In short, we're sort of on the tail end of a historical period in which the overwhelmingly dominant issues surrounding racial justice are things like: Not Getting Murdered or Beaten, and Being Allowed to Vote, and we're still working on a lot of stuff like Getting Paid More Like White People and so on. We're also on the cusp of a new generation of issues, which concerns things like media portrayals, in which one might reasonably have a little space between being beaten up to worry about a spread in a photobook, edition of 1000. Again, 1969 lands right in the middle of these things.
While it's certainly reasonable to suppose that some activists would have found the two-page spread problematic, it's also reasonable to suppose that many activists would look at the same spread and characterize it as not important enough to worry about. To issue a blanket statement it would have been considered deeply offensive and overtly racist is flatly ahistorical.
What we are seeing on twitter is a group of people who are seeing this object in contemporary terms, and insisting on applying their understanding to 1969. Indeed, at least some of them are insisting not only that we should judge the work by modern standards, but that the standards in 1969 were substantially the same as they are today which is simply absurd.
But what about the spread, anyways? Let's actually look at it.
It seems to have been deliberate, both figures are in small boxes, rendered about the same size, and so on. It is credible, at any rate, that we are supposed to compare and contrast the two figures.
But what are we meant to take away from this? More precisely, what would we have been presumed to, in 1969, take away from this spread?
What I see is a sympathetic recognition of similarity. These two figures are, as I see it, similarly trapped, constrained. Both appear to be resigned to an unhappy lot. I don't feel any denigration from the photographer here, only sympathy. Certainly there is suggested an equivalency of the black woman to the gorilla, but is the intention to cast the human down to the level of the animal, to raise the animal up to the level of the human, or is such an analysis entirely beside the point?
Given the sympathy that seems to come through so clearly, I am unable to accept that the photographer intended to cast the human down to the level of the animal. You may read it otherwise.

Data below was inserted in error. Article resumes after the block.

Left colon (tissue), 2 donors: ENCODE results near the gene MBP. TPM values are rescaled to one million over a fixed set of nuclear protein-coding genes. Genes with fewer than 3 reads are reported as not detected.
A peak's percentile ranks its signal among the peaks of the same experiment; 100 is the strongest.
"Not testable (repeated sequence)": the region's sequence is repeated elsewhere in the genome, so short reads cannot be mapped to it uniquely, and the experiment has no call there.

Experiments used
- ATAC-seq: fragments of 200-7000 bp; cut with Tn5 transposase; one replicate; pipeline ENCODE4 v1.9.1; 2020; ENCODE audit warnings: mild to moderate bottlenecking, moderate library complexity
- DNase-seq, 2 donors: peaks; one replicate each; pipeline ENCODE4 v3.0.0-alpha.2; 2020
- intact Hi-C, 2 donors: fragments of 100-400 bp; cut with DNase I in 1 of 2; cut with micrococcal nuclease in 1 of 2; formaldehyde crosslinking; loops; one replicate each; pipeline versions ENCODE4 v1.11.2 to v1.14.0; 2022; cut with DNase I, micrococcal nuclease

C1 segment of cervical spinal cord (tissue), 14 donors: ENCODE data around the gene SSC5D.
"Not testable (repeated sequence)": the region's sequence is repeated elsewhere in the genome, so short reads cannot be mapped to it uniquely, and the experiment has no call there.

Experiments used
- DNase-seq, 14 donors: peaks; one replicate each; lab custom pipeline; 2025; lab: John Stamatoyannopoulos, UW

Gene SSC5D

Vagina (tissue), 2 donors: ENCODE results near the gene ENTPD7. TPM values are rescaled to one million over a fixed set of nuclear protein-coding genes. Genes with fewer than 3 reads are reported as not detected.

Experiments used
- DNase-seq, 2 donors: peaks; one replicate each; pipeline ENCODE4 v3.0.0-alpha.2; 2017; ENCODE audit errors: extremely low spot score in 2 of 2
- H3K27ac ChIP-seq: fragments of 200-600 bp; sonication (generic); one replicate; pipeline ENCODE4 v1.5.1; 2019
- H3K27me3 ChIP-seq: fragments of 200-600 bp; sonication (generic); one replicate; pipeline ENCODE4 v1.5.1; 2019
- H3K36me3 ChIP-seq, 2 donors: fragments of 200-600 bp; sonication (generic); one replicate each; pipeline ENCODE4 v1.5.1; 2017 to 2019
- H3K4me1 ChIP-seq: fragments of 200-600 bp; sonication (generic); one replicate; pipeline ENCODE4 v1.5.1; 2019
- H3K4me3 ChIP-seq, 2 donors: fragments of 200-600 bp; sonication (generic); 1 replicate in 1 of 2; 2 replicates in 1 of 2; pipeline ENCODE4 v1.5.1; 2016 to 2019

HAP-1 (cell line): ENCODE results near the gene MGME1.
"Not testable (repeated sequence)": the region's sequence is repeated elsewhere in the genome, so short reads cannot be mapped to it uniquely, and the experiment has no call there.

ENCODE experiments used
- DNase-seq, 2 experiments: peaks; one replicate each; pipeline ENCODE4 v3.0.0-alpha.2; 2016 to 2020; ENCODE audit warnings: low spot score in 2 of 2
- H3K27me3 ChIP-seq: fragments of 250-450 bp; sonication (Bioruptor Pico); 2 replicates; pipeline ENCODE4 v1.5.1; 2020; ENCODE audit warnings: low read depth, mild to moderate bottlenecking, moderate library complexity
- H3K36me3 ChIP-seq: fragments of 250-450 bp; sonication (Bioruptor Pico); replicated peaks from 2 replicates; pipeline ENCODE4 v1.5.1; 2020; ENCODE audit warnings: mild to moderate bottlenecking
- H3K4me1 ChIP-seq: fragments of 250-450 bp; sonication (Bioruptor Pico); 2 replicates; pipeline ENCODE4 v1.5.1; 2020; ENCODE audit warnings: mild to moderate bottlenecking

But that is 1969, right? The relevant intellectual stew makes it credible either that Butturini would have seen that making this equivalence was an act of racism, or that he would not have seen it that way. It depends on just what he had and had not been exposed to. The ideas were there, but not universal. The sympathy I see makes it difficult to imagine that Butturini willfully intended an act of racism here, but if you don't see the same sympathy I do, you may find that jump easier to make.
It is worth noting that contemporary understanding of the harm done by representation in media is never about a single picture, never about a single bite of media. It is invariably about the continuity of all media, the constant flow of the same idea repeated over and over. Only on twitter do we see single images characterized as, by themselves, doing harm.
Seeing this today, we are, whether we like it or not, steeped in modern theories of representation in ways that Butturini was not. At best he might have been aware of these ideas, but they were simply not part of the water he swam in, in the way that they are today.
In today's terms, the spread is unabashedly racist.
Not because it in and of itself does any harm, but because the way one eliminates the continuity of harmful media is one bit of media at a time. One picture is harmless, maybe, but 100,000 are not, but you eliminate the 100,000 by consciously not printing one picture 100,000 times over.
How should this spread have been handled in the re-issue?
I am always loathe to suggest Bowdlerizing, so, I reject the idea that the spread should have been eliminated to broken up.
I have seen suggested on twitter that a suitable essay could have been written to accompany the book, specifically addressing this spread. Having just written such an essay (see above) that sounds like an excellent plan. But then, I always think the right answer is "some sort of essay."
Leave it alone and just publish it as-is? That was the choice made by the publisher, and it stood for 2 years before someone freaked out. The book was reviewed in some of the usual places without fuss. Perhaps this whole tempest is a big nothingburger, in the end.
I will say that watching a bunch of white academics competing on twitter to see who best understands the downtrodden black woman is both hilarious and nauseating.